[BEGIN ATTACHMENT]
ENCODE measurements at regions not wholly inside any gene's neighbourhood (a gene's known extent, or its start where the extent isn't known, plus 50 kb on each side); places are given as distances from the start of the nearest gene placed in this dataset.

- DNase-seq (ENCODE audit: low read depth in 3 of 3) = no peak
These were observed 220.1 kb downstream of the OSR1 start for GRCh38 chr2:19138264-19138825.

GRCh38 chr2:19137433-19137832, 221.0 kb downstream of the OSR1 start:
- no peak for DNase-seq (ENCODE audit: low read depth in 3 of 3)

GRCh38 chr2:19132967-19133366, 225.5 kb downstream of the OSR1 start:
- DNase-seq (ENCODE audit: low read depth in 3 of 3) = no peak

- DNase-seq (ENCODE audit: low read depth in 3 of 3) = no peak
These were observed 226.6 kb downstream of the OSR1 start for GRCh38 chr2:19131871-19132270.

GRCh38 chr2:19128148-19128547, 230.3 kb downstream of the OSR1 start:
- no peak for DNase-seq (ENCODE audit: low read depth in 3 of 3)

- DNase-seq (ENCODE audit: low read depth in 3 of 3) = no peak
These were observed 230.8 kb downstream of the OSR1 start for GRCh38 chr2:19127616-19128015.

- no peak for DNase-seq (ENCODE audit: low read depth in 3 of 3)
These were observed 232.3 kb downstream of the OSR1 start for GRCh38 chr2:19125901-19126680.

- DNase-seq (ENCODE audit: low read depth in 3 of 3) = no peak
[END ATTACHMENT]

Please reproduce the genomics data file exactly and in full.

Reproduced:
ENCODE measurements at regions not wholly inside any gene's neighbourhood (a gene's known extent, or its start where the extent isn't known, plus 50 kb on each side); places are given as distances from the start of the nearest gene placed in this dataset.

- DNase-seq (ENCODE audit: low read depth in 3 of 3) = no peak
These were observed 220.1 kb downstream of the OSR1 start for GRCh38 chr2:19138264-19138825.

GRCh38 chr2:19137433-19137832, 221.0 kb downstream of the OSR1 start:
- no peak for DNase-seq (ENCODE audit: low read depth in 3 of 3)

GRCh38 chr2:19132967-19133366, 225.5 kb downstream of the OSR1 start:
- DNase-seq (ENCODE audit: low read depth in 3 of 3) = no peak

- DNase-seq (ENCODE audit: low read depth in 3 of 3) = no peak
These were observed 226.6 kb downstream of the OSR1 start for GRCh38 chr2:19131871-19132270.

GRCh38 chr2:19128148-19128547, 230.3 kb downstream of the OSR1 start:
- no peak for DNase-seq (ENCODE audit: low read depth in 3 of 3)

- DNase-seq (ENCODE audit: low read depth in 3 of 3) = no peak
These were observed 230.8 kb downstream of the OSR1 start for GRCh38 chr2:19127616-19128015.

- no peak for DNase-seq (ENCODE audit: low read depth in 3 of 3)
These were observed 232.3 kb downstream of the OSR1 start for GRCh38 chr2:19125901-19126680.

- DNase-seq (ENCODE audit: low read depth in 3 of 3) = no peak